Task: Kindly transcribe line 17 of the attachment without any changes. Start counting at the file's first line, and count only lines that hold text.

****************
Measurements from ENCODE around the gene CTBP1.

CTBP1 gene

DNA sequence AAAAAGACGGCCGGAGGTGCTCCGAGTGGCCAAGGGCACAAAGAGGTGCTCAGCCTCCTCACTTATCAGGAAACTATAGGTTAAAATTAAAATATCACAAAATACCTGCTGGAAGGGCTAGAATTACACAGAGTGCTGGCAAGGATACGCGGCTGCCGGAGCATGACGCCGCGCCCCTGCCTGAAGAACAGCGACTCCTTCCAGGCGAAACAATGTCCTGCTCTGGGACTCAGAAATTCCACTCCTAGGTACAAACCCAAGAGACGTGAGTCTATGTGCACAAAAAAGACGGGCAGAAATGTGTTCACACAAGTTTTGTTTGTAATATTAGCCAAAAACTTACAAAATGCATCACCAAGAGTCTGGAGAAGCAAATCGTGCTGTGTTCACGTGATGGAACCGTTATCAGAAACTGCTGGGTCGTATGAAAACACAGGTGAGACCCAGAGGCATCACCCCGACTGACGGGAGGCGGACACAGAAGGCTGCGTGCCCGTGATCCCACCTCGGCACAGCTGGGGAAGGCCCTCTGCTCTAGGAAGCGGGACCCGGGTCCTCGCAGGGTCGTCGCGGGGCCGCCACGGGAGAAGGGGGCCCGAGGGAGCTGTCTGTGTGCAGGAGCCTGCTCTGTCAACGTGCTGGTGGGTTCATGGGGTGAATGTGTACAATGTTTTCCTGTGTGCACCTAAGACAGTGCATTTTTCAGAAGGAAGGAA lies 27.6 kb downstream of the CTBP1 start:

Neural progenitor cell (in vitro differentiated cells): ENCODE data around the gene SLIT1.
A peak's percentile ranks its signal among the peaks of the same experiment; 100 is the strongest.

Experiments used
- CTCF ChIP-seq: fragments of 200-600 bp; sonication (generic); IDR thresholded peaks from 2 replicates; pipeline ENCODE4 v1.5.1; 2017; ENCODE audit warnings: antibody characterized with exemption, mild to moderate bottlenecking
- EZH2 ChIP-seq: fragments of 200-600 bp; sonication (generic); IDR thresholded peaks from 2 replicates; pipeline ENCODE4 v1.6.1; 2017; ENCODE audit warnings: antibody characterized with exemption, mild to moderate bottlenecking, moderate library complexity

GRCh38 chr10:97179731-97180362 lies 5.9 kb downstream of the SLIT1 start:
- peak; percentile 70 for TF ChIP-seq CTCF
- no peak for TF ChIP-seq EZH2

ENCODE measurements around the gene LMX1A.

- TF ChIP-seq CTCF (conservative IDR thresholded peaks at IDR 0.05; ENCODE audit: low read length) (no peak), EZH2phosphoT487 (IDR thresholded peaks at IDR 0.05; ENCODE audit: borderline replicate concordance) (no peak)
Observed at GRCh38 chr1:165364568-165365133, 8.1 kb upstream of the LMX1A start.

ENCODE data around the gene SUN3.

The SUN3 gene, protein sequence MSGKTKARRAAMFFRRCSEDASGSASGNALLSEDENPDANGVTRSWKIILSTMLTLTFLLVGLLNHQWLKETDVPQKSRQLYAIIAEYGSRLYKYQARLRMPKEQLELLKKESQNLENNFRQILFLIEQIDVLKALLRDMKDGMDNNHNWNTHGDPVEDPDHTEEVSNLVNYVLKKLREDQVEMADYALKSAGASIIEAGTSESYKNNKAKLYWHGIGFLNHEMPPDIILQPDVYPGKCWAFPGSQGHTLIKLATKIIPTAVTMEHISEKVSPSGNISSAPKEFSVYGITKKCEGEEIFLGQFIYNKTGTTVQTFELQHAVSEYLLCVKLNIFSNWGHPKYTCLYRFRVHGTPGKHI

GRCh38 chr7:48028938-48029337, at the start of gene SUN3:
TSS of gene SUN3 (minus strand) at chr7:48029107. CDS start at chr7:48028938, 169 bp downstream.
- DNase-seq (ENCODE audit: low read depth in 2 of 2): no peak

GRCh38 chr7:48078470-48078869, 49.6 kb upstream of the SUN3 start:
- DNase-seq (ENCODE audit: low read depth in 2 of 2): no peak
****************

GRCh38 chr7:48028938-48029337, at the start of gene SUN3: